San Pedro Water Project – Paraguay
This project has been completed. To read about the conclusion, CLICK HERE.
Barrio Santa Rosa’i (in San Estanislao, San Pedro, Paraguay) is a small agricultural community in the northern department of Paraguay. Barrio Santa Rosa’i consists of a group of dedicated Paraguayans who live in a relatively new settlement. Unofficial census data reports that 78 families and over 450 people live in the community, with many more children that commute from surrounding communities to attend the school, which offers a program of preschool through ninth grade.
Most families are subsistence farmers, with their primary source of income based around the production of bananas, mandioca, lettuce, corn, tomatoes, beets, and carrots cultivated for exportation. The community’s small producers and the women’s committee also produce a variety of animal products, baked goods, and artisanal items that they sell locally in nearby Barrio Fatima, surrounding schools, and the city center of San Estanislao. Much of social life revolves around the church, school events, community organizational group meetings, and soccer and bingo games held most Sundays.
During the last 10 years, the community of Barrio Santa Rosa’i and the Water Commission of the Barrio de Santa Rosa’i have tried to work with the local municipality to ensure a potable water system for approximately 450 people, including a church, school, and an area for the community. Due to changing political factors and circumstances beyond their control, the water commission has not been successful in its efforts to provide a regulated water system that reaches all families in the community.
Currently, there is a water tank available within the community, but the recurring dry summers have led to an unreliable water source. The community only has access to water for less than one hour in the morning and less than one hour at night, which means that water is not available for sanitation, drinking, caring for animals, and crop production. In addition, the school (from preschool to ninth grade) within the community lacks reliable water. At this time, the parents of the students bring what little water they can to the school, but the supply is still inadequate. This is important, because unsafe water, inadequate sanitation, and lack of hygiene affect the health, safety and quality of life of the students.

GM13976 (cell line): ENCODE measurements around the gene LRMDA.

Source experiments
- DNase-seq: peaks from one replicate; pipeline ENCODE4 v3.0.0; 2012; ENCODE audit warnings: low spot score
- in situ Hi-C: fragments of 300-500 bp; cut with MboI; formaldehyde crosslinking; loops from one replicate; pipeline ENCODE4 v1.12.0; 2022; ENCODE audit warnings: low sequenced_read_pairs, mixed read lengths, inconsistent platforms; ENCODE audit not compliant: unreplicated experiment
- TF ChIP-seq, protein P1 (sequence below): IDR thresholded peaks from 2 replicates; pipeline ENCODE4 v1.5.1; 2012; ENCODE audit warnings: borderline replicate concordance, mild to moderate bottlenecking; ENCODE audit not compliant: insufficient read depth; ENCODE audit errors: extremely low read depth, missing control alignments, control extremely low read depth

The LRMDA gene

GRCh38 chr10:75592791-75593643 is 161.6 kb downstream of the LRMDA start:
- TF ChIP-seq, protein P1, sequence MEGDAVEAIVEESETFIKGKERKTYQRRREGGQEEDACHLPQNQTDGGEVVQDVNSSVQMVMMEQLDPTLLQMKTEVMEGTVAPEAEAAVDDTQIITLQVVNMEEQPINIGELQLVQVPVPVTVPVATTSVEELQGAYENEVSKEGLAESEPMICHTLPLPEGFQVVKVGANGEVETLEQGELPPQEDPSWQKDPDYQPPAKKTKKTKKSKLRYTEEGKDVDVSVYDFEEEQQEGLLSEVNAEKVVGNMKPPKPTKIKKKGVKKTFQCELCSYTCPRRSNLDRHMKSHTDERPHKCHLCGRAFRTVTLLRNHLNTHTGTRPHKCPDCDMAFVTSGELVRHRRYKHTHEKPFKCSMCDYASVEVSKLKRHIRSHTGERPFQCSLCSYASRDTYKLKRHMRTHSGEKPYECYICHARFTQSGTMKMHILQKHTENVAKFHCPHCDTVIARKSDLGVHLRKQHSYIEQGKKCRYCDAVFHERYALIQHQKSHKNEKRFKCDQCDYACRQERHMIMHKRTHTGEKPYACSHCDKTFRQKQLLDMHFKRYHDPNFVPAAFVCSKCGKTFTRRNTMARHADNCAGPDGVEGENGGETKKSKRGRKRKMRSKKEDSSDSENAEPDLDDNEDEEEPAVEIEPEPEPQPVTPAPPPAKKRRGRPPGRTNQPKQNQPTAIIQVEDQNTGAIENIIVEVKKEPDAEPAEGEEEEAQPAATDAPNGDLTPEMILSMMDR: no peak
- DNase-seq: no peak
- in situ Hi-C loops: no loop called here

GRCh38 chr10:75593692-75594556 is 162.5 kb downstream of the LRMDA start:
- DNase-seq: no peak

The project activities include the installation of a well pump and the construction of a water tower and a water tank.
In 2016, an excavation of a new well took place at a depth of 160 meters.
The primary components of the project will be to:
(1) Coordinate with the water commission leaders, the local municipality, and a private company to engineer and equip the well with a motor and transformer.
(2) Erect and connect the 15,000-liter steel water tower to the well system.
(3) Work with community leadership to establish water system management techniques, water hygiene, and quality standards.
Water Charity funding will be allocated to the cost of the 15,000-liter steel water tower, operation stand, perimeter fence, and necessary electrical installation with the private company.
The PCV has facilitated workshops on effective leadership and organization, covering topics related to water system management, organizational transparency, and accountability standards. Through these workshops, the commission and community members have had the opportunity to develop and implement a long-term management plan for the water system, resulting in a stronger relationship of respect and trust among the community members that will ensure the longevity of the water system.
450 people will benefit from the project.
Peace Corps Volunteer Directing Project
Daniel Humble, PCV
Monitoring and Maintenance
The PCV will continue to monitor the project through the end of his service, but the focus is placed on the community’s water commission to conduct long-term management of the water system and its continued maintenance.
Long-term sustainability is through the following steps:
(1) The establishment of a sustainable long-term water system maintenance plan and payment schedule, agreed upon by community members.
(2) Commission leadership participation in and co-facilitation of educational workshops with PCV and community members on the workings of the water system and its long-term management.
(3) Workshops (facilitated through the current PCV) with commission leaders on effective organizational leadership, focusing on the importance of accountability, communication, and transparency.
(4) Collaborative teachings (facilitated by community leadership and current PCV) at the school that focuses on water quality, hygiene, and the prevention of waterborne illness.
The funds to get this project underway have been provided by the Paul Bechtner Foundation.
This project has been completed under the direction of Peace Corps Volunteer Daniel Humble. To read about the start of the project, CLICK HERE.
The community was able to complete the installation of a well pump and construction of a water tower and a water tank according to plan.
The impact this project will have are many, including the improvement of environmental health, the improved capacity of the participants to define and reach future goals and objectives, improved linkages with the members of the community and networks, and improved decision making by changing attitudes.
We extend our thanks to Danie for completing this important project.